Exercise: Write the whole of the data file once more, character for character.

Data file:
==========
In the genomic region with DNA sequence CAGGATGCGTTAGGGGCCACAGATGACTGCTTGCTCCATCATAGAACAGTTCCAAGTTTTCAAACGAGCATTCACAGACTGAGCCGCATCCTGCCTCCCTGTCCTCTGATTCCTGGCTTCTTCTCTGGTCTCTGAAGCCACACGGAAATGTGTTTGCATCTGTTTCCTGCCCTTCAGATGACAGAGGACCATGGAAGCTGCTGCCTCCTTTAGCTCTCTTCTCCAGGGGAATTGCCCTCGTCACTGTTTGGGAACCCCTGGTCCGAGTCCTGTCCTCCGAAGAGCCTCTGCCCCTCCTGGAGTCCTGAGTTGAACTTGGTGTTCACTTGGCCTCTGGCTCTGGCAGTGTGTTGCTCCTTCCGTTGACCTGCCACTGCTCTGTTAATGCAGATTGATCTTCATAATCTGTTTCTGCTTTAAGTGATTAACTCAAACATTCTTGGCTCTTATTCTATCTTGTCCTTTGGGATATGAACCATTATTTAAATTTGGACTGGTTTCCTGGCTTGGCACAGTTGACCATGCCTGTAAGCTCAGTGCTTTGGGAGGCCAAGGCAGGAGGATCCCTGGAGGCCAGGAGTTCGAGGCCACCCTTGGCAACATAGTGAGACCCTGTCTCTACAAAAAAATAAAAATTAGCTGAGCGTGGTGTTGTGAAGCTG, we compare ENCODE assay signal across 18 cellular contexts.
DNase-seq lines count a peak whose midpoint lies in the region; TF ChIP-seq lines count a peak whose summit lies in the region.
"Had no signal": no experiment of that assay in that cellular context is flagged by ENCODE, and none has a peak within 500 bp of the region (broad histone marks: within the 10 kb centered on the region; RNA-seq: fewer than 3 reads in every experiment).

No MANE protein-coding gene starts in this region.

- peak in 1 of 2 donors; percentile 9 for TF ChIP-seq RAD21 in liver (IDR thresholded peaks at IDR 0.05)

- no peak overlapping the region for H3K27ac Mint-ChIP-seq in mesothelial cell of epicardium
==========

In the genomic region with DNA sequence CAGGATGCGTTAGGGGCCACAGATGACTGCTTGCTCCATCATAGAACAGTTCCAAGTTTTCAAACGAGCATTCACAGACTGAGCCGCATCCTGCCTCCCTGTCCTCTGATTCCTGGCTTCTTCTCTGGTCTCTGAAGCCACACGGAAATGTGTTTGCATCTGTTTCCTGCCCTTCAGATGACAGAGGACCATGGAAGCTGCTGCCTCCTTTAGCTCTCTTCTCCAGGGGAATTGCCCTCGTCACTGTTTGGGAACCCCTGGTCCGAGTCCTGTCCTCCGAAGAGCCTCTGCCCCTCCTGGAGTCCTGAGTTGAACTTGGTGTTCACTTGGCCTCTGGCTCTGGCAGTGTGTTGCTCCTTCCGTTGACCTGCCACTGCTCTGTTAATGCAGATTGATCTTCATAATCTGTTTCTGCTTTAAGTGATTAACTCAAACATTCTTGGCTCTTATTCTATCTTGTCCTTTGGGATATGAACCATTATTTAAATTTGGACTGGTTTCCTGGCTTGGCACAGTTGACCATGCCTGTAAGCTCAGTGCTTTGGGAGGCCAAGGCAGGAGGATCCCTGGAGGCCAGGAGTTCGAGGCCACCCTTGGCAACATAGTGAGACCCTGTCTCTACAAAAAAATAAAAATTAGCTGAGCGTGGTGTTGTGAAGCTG, we compare ENCODE assay signal across 18 cellular contexts.
DNase-seq lines count a peak whose midpoint lies in the region; TF ChIP-seq lines count a peak whose summit lies in the region.
"Had no signal": no experiment of that assay in that cellular context is flagged by ENCODE, and none has a peak within 500 bp of the region (broad histone marks: within the 10 kb centered on the region; RNA-seq: fewer than 3 reads in every experiment).

No MANE protein-coding gene starts in this region.

- peak in 1 of 2 donors; percentile 9 for TF ChIP-seq RAD21 in liver (IDR thresholded peaks at IDR 0.05)

- no peak overlapping the region for H3K27ac Mint-ChIP-seq in mesothelial cell of epicardium